So you will have to open each project in a separate window if you are still intent on working this way.
The speed of Eclipse is good when you have to deal with projects of larger scale as it is assumed to be coming with more plugins in comparison to IntelliJ.
And because it also indexes the entire project on start-up for you, you really don’t have to wait during the production of your project.
But then the more use of plugins you make of, the heavier your computer gets. This might be troublesome for those of you who are usually struggling with their machines.
On the other hand, the preset code completion by IntelliJ makes your job a lot more easier for you during the project.
Also, when you are working on your current project, you will notice that the speed of IntelliJ is faster than that of Eclipse.
So users must keep the highlighted differences of both Eclipse and IntelliJ in their minds if their concern is simply the performance of both Eclipse and IntelliJ.
IntelliJ Idea vs Eclipse for Selenium
In case you don’t have any idea what it is, Selenium is used for automation testing which is one of the functions of both IntelliJ and Eclipse.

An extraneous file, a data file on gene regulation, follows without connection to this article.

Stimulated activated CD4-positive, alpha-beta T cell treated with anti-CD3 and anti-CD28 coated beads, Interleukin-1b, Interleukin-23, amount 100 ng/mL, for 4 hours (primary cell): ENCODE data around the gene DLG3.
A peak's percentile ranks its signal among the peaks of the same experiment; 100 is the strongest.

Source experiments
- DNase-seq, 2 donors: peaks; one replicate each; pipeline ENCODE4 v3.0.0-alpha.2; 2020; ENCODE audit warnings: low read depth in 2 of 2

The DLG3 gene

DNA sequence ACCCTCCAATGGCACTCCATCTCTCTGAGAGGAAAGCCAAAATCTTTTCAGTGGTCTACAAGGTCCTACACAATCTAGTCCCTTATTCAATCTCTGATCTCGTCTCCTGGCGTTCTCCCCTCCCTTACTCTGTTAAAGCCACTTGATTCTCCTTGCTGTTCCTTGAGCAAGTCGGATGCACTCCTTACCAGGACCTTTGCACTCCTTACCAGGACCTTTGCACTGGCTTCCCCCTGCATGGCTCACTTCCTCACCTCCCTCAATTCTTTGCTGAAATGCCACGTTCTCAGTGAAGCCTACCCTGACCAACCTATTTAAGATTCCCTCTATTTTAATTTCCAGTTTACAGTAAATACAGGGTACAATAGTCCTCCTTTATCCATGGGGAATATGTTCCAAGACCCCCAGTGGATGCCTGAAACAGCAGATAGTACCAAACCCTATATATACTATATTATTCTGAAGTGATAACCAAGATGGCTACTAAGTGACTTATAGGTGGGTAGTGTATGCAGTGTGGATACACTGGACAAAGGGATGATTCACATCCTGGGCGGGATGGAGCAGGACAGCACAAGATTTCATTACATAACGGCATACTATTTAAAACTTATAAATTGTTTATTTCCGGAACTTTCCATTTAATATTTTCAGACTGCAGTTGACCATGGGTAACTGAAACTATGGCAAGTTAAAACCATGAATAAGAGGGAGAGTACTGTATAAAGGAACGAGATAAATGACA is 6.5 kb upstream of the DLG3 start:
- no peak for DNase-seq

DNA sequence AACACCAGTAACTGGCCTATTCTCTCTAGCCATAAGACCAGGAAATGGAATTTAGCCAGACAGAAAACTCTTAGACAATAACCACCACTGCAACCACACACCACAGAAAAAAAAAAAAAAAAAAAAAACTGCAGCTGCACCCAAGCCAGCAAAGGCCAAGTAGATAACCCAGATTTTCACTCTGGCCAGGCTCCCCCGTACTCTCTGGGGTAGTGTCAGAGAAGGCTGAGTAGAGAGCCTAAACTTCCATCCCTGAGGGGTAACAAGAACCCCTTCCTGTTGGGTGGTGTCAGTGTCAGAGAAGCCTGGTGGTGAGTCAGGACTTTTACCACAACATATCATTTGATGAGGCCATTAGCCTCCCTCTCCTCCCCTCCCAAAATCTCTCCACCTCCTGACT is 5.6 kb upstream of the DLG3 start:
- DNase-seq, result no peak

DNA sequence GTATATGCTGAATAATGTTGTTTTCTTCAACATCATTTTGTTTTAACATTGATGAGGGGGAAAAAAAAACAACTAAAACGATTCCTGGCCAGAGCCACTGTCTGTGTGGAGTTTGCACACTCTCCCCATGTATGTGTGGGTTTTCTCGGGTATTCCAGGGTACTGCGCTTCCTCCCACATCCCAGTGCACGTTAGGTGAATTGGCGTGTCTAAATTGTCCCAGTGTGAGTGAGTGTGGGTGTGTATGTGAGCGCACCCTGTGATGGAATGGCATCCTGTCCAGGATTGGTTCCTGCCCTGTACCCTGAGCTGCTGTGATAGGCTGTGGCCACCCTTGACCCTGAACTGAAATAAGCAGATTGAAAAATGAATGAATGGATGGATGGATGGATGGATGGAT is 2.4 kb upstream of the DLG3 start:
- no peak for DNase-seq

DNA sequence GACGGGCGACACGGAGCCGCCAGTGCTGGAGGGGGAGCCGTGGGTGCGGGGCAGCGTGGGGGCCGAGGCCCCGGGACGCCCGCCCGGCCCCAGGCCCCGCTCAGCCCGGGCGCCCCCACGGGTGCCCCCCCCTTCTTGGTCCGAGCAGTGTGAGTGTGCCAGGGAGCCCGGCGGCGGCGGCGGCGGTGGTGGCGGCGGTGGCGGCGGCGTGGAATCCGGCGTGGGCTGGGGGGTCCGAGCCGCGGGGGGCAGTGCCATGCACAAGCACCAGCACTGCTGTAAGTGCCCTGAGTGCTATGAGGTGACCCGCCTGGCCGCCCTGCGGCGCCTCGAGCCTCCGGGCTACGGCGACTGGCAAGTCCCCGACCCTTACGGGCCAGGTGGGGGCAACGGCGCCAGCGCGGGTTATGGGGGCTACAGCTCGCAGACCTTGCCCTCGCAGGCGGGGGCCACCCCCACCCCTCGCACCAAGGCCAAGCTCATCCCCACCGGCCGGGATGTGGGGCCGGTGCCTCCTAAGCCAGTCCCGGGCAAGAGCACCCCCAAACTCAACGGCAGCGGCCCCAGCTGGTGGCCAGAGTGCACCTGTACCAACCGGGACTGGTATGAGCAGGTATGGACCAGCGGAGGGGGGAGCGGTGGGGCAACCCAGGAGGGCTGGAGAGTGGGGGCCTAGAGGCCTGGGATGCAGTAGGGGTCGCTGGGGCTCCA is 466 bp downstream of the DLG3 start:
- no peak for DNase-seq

If you are newly introduced to the webdriver of Selenium, then perhaps working with IntelliJ will be a better option because it is not as complex as Eclipse sounds with it.
The more growth you have, the better your understanding will be with both IDEs when testing automation.
Choosing a best IDE for yourself entirely rests on your own choice and interests. If you have just started learning the integration of IDEs with any language, then you will look up to IntelliJ.
But if you are an advanced programmer and have several projects on hand at the same time, then you might also like to go with Eclipse in finishing your tasks.
Whichever option you choose, be sure to think of the underlined points as they’ll help you move forward and pull off.